Over the weekend, HBO released Bad Education, a Hugh Jackman-led film about a real life school scandal that took place nearly two decades ago in an affluent suburb of Long Island. Jackman plays Frank Tassone, a successful, charismatic superintendent of the Roslyn School District in Roslyn, New York, who goes on to steal $11.2 million from the school budget with his associate Pamela Gluckin (played by Oscar winner Allison Janney) in the largest public school embezzlement in U.S. history.
Director Cory Finley created the dramatized retelling of the spectacular 2002 scandal with the help of screenwriter Mike Makowsky, who was a middle schooler in Roslyn when all of this was happening. Here is everything we know about the real life events behind Bad Education.
Who Is Frank Tassone?
To the students, parents, and teachers of Roslyn, Frank Tassone was a charming and eloquent school administrator with a doctorate degree from Columbia University who regularly ate lunch with students, led a book group with school parents, and kept a photo of his late wife on his desk.
As they would all eventually find out, Tassone was actually leading a double life, stealing millions in taxpayer money ($2.2 million to be exact) to finance the Park Avenue apartment he shared with his partner Stephen Signorelli (or Thomas Tuggiero in the film), the trips to Las Vegas to visit his lover Jason Daugherty (aka Kyle Contreras in the movie), plus the expensive suits, cars, and cosmetic surgeries, along with the more idiosyncratic expenses, such as $37,385 in dry cleaning bills, $5,236 for Christmas cards, and $56,000 to a diet doctor.
He Turned Roslyn High Into One of America’s Best Schools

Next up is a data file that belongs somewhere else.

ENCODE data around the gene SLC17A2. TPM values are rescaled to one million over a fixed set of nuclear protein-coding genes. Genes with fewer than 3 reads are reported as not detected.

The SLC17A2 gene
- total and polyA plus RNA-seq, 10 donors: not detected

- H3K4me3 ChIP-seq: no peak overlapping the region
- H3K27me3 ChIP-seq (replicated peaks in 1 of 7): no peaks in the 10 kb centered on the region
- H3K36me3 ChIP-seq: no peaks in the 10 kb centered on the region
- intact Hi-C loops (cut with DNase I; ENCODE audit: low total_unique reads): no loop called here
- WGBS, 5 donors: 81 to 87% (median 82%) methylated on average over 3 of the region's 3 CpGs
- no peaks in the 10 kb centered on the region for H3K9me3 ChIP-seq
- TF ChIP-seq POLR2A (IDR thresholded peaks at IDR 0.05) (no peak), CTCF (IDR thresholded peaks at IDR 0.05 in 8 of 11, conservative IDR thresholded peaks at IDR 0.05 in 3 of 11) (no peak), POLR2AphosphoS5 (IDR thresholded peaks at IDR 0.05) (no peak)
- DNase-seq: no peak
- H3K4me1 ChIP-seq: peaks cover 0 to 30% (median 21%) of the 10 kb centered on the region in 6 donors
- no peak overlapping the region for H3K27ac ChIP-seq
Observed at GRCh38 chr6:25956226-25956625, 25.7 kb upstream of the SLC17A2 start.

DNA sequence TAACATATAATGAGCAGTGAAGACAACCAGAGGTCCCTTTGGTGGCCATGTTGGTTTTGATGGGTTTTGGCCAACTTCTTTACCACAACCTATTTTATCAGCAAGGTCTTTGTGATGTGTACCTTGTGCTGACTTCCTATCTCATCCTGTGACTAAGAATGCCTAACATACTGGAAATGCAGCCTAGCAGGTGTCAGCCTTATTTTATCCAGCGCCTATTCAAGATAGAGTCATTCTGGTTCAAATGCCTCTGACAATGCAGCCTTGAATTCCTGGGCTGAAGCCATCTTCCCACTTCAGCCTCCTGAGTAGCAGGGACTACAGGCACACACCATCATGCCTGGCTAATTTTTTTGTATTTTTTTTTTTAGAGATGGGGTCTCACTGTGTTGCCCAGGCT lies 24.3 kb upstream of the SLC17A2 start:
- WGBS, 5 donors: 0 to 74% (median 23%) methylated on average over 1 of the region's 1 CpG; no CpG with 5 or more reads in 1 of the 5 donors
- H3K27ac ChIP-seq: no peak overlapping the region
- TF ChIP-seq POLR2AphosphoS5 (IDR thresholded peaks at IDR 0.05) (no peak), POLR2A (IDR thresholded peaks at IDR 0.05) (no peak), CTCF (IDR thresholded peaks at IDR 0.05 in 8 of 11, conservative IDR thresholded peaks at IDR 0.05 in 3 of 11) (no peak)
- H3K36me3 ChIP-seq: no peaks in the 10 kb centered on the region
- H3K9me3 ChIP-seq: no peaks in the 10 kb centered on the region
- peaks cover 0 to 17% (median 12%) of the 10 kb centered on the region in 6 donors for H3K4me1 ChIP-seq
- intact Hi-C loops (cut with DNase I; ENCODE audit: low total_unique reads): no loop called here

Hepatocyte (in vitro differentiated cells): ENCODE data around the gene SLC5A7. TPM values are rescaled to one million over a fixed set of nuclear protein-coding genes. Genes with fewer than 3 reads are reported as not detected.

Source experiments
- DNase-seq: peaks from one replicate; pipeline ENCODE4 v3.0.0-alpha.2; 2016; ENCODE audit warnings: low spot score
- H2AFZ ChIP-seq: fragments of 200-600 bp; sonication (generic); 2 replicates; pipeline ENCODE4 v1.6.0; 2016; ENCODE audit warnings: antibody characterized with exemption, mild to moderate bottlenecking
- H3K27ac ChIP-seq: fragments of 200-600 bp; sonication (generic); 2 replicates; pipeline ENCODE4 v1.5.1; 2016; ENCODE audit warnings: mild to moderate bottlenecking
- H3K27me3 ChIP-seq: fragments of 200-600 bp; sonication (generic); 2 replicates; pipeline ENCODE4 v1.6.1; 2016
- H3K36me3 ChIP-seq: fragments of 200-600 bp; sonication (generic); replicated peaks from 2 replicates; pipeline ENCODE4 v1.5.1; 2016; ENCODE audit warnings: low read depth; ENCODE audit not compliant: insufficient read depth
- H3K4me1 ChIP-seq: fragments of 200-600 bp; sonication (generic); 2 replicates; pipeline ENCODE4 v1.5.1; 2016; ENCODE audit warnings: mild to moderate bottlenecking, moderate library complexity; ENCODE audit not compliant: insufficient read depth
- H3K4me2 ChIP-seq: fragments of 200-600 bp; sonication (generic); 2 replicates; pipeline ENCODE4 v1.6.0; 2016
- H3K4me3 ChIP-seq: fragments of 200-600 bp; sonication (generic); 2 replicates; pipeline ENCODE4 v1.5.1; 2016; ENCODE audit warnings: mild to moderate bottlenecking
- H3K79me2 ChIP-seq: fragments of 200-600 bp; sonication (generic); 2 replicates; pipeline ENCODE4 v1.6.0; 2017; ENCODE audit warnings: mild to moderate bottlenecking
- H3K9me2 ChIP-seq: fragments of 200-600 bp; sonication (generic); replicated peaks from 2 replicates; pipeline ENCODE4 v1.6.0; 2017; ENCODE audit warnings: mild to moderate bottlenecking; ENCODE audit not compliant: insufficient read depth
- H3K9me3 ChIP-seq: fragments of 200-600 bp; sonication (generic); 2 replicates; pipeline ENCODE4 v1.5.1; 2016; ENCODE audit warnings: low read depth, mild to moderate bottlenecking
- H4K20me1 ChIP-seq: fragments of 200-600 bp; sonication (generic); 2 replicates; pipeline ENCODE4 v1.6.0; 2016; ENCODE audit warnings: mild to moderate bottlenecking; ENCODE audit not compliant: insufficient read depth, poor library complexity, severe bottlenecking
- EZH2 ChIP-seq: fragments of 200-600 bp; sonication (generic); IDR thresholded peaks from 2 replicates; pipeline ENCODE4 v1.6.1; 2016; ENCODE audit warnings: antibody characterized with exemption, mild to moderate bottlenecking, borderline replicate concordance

Tassone was, however, an effective superintendent. During his 12-year tenure, Roslyn High School, which is located in Long Island’s tony North Shore just over 20 miles outside of Manhattan (former Roslyn residents include the late fashion designer Lilly Pulitzer and Billions co-creator Brian Koppelman) entered the top ten in national rankings of the best public schools.
A month before Tassone’s crimes were exposed in May 2004, the Wall Street Journal ranked Roslyn the sixth-best public high school in America. According to the New York magazine story that inspired the HBO flick, “A diploma from Roslyn High School is the closest you can get on Long Island to a ticket to Harvard.”
Who Was Pamela Gluckin?
Gluckin was the assistant superintendent and business administrator of the Roslyn School District. When the school board found out she was using the district credit card for personal expenses to the tune of $250,000, Tassone—in order to conceal his own crimes—promptly threw Gluckin under the bus, forcing her to resign and lose her license.
Of course it would later be revealed that Gluckin stole much more than $250,000. The actual sum was $4.3 million, which she used for Florida and Hamptons vacation homes, jewelry, art, and other purchases. Her niece Debra Rigano (in the film her character’s name is Jenny Aquila), who worked as a district clerk, was also in on the scheme and was accused of stealing more than $780,000.